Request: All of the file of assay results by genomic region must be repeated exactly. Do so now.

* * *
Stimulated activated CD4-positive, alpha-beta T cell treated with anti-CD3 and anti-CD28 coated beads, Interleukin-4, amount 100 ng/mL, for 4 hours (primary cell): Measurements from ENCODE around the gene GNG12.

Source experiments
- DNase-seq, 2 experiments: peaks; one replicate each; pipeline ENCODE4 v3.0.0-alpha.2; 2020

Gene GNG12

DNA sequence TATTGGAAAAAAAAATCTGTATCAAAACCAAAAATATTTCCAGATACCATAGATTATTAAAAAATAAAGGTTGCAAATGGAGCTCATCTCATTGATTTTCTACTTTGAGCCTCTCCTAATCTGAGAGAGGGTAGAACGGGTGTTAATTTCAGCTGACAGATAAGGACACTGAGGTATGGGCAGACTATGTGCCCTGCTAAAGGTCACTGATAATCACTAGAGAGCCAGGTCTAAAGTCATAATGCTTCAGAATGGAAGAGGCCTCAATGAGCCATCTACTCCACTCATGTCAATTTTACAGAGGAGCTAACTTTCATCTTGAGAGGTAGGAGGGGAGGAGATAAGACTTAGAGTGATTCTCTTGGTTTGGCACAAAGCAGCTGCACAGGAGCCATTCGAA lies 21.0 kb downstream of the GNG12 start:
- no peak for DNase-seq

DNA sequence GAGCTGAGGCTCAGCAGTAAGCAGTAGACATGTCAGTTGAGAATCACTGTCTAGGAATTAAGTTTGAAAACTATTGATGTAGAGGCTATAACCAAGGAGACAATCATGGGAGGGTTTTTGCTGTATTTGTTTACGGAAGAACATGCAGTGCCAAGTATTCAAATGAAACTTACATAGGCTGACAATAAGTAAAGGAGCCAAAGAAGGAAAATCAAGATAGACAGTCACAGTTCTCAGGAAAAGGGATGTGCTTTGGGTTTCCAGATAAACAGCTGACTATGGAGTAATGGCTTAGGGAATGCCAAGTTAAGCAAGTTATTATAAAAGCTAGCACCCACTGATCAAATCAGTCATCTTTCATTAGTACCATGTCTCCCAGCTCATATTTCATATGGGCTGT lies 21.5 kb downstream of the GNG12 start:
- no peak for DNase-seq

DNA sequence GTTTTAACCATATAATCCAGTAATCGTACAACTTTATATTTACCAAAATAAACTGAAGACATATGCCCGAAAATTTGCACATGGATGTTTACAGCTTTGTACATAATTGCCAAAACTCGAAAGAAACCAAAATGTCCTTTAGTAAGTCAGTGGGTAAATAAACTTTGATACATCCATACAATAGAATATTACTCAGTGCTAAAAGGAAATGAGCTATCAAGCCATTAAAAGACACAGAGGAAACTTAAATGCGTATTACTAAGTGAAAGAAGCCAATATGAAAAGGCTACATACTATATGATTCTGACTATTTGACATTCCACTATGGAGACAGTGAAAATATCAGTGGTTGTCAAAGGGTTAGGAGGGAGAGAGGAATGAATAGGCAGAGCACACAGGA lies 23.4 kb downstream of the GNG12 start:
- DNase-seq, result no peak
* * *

Stimulated activated CD4-positive, alpha-beta T cell treated with anti-CD3 and anti-CD28 coated beads, Interleukin-4, amount 100 ng/mL, for 4 hours (primary cell): Measurements from ENCODE around the gene GNG12.

Source experiments
- DNase-seq, 2 experiments: peaks; one replicate each; pipeline ENCODE4 v3.0.0-alpha.2; 2020

Gene GNG12

DNA sequence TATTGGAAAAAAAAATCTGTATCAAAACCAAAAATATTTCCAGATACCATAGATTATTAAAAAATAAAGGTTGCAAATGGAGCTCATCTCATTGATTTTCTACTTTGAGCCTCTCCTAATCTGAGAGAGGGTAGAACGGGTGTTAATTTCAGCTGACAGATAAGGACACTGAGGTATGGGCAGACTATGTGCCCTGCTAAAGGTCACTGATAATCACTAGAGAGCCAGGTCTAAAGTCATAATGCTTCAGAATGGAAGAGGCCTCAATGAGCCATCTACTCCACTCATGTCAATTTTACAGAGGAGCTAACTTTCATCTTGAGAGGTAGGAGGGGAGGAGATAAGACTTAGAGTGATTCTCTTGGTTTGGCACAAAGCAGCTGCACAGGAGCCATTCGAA lies 21.0 kb downstream of the GNG12 start:
- no peak for DNase-seq

DNA sequence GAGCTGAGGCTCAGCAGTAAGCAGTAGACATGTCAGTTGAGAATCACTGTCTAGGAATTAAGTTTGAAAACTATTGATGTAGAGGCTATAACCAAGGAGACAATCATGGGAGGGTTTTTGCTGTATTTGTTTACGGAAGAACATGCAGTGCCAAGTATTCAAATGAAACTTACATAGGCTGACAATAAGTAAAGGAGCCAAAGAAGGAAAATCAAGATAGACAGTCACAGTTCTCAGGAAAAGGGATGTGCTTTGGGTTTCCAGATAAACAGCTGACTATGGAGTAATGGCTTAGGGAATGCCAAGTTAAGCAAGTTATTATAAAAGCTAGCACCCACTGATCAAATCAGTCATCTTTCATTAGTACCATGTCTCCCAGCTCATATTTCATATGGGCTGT lies 21.5 kb downstream of the GNG12 start:
- no peak for DNase-seq

DNA sequence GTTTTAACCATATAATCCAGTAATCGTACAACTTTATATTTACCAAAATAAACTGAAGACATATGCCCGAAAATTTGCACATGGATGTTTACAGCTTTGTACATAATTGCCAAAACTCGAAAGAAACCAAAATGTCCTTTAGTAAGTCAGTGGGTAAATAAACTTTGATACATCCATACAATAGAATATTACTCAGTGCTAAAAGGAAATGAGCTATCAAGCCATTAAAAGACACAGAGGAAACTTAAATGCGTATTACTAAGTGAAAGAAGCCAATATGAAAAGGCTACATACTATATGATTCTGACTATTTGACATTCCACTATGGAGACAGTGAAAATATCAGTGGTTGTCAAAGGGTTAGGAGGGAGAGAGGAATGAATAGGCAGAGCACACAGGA lies 23.4 kb downstream of the GNG12 start:
- DNase-seq, result no peak